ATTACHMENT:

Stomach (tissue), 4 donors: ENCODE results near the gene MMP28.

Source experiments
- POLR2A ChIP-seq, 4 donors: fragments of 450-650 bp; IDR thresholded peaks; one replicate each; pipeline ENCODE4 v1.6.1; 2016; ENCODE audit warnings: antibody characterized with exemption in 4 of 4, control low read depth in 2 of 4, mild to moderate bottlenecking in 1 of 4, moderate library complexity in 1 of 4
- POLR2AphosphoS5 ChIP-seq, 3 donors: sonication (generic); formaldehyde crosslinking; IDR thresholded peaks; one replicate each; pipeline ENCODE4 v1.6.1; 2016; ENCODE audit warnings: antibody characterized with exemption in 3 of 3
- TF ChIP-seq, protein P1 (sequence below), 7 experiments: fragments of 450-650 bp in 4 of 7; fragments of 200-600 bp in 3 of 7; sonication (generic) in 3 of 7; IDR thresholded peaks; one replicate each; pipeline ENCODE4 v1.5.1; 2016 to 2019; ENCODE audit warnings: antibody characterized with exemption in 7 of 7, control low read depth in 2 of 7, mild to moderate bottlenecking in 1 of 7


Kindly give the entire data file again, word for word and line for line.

Stomach (tissue), 4 donors: ENCODE results near the gene MMP28.

Source experiments
- POLR2A ChIP-seq, 4 donors: fragments of 450-650 bp; IDR thresholded peaks; one replicate each; pipeline ENCODE4 v1.6.1; 2016; ENCODE audit warnings: antibody characterized with exemption in 4 of 4, control low read depth in 2 of 4, mild to moderate bottlenecking in 1 of 4, moderate library complexity in 1 of 4
- POLR2AphosphoS5 ChIP-seq, 3 donors: sonication (generic); formaldehyde crosslinking; IDR thresholded peaks; one replicate each; pipeline ENCODE4 v1.6.1; 2016; ENCODE audit warnings: antibody characterized with exemption in 3 of 3
- TF ChIP-seq, protein P1 (sequence below), 7 experiments: fragments of 450-650 bp in 4 of 7; fragments of 200-600 bp in 3 of 7; sonication (generic) in 3 of 7; IDR thresholded peaks; one replicate each; pipeline ENCODE4 v1.5.1; 2016 to 2019; ENCODE audit warnings: antibody characterized with exemption in 7 of 7, control low read depth in 2 of 7, mild to moderate bottlenecking in 1 of 7